What is a moorland? If you’re going hiking in the UK, you’ll have heard the term. You may even know that it is likely to be windswept. But beyond that literary detail from Emily Brontë, what exactly is a moor? And what type of gear are you likely to need to cross one on foot? Will hiking boots do the trick or is this a crampon situation?
Though moors aren’t restricted to the UK by any means, they do make up some of our most iconic landscape and hiking areas, and not everyone coming from abroad will have encountered them before. If you're coming hiking here, read on to discover what defines these enchanting wild spaces, and where to find the best ones for hiking and wild camping.
What makes a land a moor?
According to The Wildlife Trusts, a moorland is a general term that traditionally describes upland (meaning high lying, above sea level) areas that are uncultivated. These areas dominate the UK landscape and historically have been naturally occurring at levels above treeline (around 2,000 feet in the UK). Moorlands feature acidic soil, which means they have poor water holding capacity and are supportive to low scrub but not trees. For this reason, UK moors tend to be rich in plants like gorse, heather, bracken and mosses, depending on where you are.
While the term “heathland” was traditionally used to describe similar areas that occur in low lying areas, experts disagree on what distinguishes the two and the climate of Scotland means that moorlands can be found in low lying areas, too. Though moorlands are naturally occurring in the UK, some such as those in the Pennines are thought to have been cultivated by human behavior then maintained by the climate here.
Another feature of moorlands is the existence of bogs, in poorly draining areas, and peat, which covers the top layer. Bogs can seem irritating when you’re trying to enjoy a hike, but they are enormously important to our ecosystem – they store huge amounts of water to help prevent flooding, and they remove carbon dioxide from the atmosphere and store it. So these landscapes are extremely precious as well as beautiful.
When you’re standing on a moorland, it can seem quite devoid of life, but these habitats are home to a great many bird species such as harriers, skylarks, merlin and grouse which you might startle out of the scrub as you walk, so bring your best binoculars, and you're bound to see butterflies and dragonflies dancing from blossom to blossom in spring and summer.
What does a moor look like?
Moors look captivating, eerie, wild and bleak, depending on the day. These wide open spaces aren’t blighted by trees and the low lying scrub which means you can see across them for miles. The ground underfoot can be brown or burst into vibrant yellow or purple when the gorse and heather are in bloom. Moors are related to tundra and if you’ve ever hiked at high elevations in places like Rocky Mountain National Park, you’ll actually find the landscape quite familiar.
Where are the moors in the UK?
Moorlands form an extensive area in the UK, which holds about 15 percent of the world’s moorlands, according to the BBC. Moorlands are found in northern and southwest England, mid Wales, northern Ireland and all over Scotland. Some of the most famous moors include:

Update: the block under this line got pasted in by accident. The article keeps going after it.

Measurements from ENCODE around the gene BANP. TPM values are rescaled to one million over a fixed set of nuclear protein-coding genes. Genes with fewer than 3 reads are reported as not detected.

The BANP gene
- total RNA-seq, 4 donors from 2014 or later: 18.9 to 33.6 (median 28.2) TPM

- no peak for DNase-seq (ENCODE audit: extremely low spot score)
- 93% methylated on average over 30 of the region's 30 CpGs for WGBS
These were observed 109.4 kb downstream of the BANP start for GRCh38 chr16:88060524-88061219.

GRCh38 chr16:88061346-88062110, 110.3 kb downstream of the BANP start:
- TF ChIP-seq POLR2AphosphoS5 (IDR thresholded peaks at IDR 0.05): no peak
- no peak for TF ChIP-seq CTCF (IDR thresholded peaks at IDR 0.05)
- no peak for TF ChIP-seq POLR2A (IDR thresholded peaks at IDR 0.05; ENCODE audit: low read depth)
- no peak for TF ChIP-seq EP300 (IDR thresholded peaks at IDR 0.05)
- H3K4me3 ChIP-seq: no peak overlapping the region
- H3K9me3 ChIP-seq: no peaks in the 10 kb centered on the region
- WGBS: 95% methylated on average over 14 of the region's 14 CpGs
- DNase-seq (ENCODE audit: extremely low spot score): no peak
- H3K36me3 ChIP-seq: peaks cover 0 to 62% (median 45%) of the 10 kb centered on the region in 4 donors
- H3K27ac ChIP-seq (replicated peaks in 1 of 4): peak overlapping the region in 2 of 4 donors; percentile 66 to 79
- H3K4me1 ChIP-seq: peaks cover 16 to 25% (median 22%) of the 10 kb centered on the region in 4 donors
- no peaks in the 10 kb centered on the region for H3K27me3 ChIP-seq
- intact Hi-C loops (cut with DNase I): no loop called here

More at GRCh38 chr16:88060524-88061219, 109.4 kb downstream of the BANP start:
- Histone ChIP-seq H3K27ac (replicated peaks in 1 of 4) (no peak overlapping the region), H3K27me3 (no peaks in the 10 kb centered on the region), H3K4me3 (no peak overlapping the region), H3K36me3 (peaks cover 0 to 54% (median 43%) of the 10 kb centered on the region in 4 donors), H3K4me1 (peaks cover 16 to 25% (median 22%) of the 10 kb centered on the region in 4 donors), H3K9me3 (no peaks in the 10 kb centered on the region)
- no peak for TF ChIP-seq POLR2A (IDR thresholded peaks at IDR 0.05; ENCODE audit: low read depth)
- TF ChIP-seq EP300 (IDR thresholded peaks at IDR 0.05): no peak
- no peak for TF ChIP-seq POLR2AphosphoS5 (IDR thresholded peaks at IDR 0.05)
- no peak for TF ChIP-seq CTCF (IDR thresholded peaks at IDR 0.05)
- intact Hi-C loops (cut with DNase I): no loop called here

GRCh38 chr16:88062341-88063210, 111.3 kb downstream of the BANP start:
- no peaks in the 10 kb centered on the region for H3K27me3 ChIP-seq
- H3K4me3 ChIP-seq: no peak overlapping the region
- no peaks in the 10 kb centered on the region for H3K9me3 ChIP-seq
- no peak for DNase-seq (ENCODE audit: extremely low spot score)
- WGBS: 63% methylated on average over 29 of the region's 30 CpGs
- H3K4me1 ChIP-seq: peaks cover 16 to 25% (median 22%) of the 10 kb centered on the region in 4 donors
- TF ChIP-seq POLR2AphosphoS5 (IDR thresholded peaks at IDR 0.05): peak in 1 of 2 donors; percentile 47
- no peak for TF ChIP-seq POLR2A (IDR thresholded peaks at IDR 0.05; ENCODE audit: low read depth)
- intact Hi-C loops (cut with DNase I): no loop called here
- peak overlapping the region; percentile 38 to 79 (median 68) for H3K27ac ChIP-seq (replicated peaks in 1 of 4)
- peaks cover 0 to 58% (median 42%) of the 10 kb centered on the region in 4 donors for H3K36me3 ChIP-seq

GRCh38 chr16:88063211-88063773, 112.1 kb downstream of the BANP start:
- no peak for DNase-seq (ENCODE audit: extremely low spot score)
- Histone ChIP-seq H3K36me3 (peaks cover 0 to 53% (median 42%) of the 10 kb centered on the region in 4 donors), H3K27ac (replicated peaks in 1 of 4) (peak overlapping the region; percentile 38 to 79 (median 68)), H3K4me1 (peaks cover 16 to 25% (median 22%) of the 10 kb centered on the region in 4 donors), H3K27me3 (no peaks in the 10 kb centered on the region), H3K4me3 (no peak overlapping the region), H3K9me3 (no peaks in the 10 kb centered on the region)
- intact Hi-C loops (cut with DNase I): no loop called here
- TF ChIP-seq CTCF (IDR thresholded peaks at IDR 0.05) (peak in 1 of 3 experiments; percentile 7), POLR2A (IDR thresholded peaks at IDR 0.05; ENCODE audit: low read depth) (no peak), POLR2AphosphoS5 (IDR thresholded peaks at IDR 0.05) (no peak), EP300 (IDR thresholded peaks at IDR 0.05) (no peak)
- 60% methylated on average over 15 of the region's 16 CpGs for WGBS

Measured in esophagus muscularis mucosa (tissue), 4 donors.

- Brecon Beacons, Wales
- Dartmoor, Devon
- Exmoor, West Somerset and Devon
- North York Moors, Yorkshire
- Penwith, Cornwall
- Rannoch Moor, Scotland
- West Pennine Moors, Lancashire
- Yorkshire Dales National Park, Yorkshire
Can you hike and camp on the moors?
The UK’s moorlands do provide lots of our best hiking, and footpaths can be found in many moorlands such as those in Yorkshire Dales National Park and the Brecon Beacons. When there are designated footpaths, it’s good to stick to them, but many of England’s moors are considered “open access land” and you can hike anywhere. In Scotland, due to what is locally known as “right to roam,” you can hike on the moors even when there aren’t footpaths present.
For hiking in the UK, hiking boots are best since the ground is often boggy and if you’re off-trail it can be uneven. Gaiters are also highly recommended to keep your feet from getting too wet, and wool hiking socks are best since they’ll keep your feet warm even when wet.
As for wild camping, take care. In Scotland, you can wild camp anywhere and you’ll just want to find a spot that isn’t too boggy. However, in the rest of the UK wild camping without permission from the landowner is not permitted. Even in Scotland, you should wild camp respectfully, setting up late and leaving early, and always obey the principles of Leave No Trace to keep these lands pristine for the enjoyment of others and the wildlife that calls it home.
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Julia Clarke is a staff writer for Advnture.com and the author of the book Restorative Yoga for Beginners. She loves to explore mountains on foot, bike, skis and belay and then recover on the the yoga mat. Julia graduated with a degree in journalism in 2004 and spent eight years working as a radio presenter in Kansas City, Vermont, Boston and New York City before discovering the joys of the Rocky Mountains. She then detoured west to Colorado and enjoyed 11 years teaching yoga in Vail before returning to her hometown of Glasgow, Scotland in 2020 to focus on family and writing.